Only 15 percent of beer sold in pubs is real ale, and Angela Harnett champions it's revival as she challenges a group of city women to get rid of their prejudices and swap their wine for ale. Michael Caines celebrates the charms of hard working British carrot and proves it can be much more than just a side dish.
Real ale used to be the golden nectar supped by all, and celebrated chef Angela Hartnett is determined to get us all drinking it once again. She discovers that women, or ale wives, were the original brewers of ale and challenges a group of city women to ditch the white wine in favour of real ale. In the revival kitchen she cooks with ale to prove just what a great addition it can be to a number of dishes.
We're boring when it comes to cooking our carrots, and Michelin starred chef Michael Caines wants to change this. He searches out some glorious heritage varieties and finds out how carrots helped to win a world war. In the revival kitchen he makes the carrot the star of the show in three mouth watering dishes.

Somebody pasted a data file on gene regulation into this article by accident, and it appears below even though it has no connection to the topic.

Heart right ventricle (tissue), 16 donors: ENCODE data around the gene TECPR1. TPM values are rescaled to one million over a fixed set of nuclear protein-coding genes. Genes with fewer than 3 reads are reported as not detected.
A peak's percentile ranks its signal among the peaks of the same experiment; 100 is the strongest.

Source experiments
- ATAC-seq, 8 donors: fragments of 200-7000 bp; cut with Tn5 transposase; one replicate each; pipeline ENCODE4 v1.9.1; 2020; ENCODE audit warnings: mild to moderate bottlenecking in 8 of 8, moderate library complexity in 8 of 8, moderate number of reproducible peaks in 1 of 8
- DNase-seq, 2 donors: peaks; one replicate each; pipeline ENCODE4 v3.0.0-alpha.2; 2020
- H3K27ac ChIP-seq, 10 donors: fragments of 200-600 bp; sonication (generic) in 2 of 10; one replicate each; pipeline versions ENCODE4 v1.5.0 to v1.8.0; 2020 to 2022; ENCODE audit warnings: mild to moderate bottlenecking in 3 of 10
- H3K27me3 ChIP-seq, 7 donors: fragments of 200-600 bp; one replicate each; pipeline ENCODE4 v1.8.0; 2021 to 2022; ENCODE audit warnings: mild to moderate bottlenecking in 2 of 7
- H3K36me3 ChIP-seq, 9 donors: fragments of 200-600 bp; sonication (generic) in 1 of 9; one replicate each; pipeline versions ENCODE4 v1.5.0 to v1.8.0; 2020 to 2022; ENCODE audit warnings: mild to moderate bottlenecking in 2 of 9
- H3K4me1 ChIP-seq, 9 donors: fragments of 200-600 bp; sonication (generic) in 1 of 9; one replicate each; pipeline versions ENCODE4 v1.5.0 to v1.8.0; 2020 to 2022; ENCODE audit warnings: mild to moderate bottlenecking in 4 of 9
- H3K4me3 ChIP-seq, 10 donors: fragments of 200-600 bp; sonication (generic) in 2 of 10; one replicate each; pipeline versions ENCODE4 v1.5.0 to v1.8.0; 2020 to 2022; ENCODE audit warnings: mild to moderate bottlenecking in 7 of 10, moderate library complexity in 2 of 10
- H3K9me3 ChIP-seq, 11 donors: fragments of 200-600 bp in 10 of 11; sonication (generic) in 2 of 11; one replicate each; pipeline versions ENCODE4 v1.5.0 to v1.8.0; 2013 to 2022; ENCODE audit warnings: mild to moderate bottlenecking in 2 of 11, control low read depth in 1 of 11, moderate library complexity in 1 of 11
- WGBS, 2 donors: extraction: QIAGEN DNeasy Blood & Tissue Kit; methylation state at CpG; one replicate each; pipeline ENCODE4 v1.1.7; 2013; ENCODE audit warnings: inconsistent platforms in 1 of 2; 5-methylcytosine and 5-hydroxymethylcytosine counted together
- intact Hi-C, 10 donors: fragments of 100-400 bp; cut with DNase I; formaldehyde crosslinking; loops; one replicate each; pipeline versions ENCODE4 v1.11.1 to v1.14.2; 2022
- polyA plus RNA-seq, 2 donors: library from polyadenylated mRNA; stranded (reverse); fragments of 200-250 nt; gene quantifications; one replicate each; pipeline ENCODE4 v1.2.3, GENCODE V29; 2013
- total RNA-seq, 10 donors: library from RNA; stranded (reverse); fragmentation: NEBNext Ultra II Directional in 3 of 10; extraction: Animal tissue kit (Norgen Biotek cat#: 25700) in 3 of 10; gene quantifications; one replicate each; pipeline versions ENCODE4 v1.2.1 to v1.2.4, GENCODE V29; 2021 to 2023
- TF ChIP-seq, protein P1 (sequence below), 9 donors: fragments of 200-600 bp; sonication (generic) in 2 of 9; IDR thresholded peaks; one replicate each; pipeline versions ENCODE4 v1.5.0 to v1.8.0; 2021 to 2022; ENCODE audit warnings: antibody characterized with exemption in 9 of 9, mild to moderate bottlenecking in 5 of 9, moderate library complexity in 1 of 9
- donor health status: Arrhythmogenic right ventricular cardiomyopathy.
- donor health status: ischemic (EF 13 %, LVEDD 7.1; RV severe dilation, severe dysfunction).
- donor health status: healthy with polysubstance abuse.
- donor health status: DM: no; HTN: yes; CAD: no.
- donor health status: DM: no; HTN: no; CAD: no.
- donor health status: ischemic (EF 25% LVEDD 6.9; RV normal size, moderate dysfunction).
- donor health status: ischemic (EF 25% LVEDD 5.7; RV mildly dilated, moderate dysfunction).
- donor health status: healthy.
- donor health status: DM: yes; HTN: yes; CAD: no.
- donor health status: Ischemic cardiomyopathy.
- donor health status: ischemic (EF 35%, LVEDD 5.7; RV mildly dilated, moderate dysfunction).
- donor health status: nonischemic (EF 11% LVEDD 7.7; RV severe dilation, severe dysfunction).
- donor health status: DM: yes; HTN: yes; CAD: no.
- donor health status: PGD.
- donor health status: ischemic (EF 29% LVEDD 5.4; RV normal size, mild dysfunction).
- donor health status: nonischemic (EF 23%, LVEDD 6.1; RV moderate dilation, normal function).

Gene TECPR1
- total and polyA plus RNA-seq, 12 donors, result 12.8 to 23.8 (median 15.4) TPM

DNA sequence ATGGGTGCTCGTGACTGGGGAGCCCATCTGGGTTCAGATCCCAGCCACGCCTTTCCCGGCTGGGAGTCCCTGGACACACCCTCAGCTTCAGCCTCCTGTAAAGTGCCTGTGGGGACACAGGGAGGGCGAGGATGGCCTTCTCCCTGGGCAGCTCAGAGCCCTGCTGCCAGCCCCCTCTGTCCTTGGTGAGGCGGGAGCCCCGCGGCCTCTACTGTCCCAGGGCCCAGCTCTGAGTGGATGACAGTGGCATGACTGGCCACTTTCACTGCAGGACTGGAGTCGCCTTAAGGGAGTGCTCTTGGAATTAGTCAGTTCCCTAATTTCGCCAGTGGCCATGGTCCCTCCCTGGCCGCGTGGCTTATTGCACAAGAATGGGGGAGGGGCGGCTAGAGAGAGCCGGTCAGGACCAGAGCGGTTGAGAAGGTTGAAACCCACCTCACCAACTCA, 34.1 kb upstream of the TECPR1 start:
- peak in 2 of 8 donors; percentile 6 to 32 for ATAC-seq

In recent years, Angela Hartnett has emerged as one of Britain’s most successful, best-loved and busiest chefs. Born in Kent, Hartnett began her culinary career with at Aubergine in 1994, cooking under Gordon Ramsay. Working alongside a predominantly male team, who predicted she would last no more than a week, Angela soon proved her worth and after a grueling year, saw the restaurant achieve its first Michelin star.
Michael Caines was born in Exeter in 1969 and adopted into a large and loving family. He trained for three years under his mentor Raymond Blanc, then continued his tutelage in France with world-renowned chefs. Michael returned to Britain in 1994 to become head chef at a prestigious Devon hotel. Only two months into the job, he suffered a terrible car accident in which he lost his right arm. Despite the setback, he was back in the kitchen within two weeks and won the restaurant its second Michelin star four years later.
|Executive Producer||Bridget Boseley|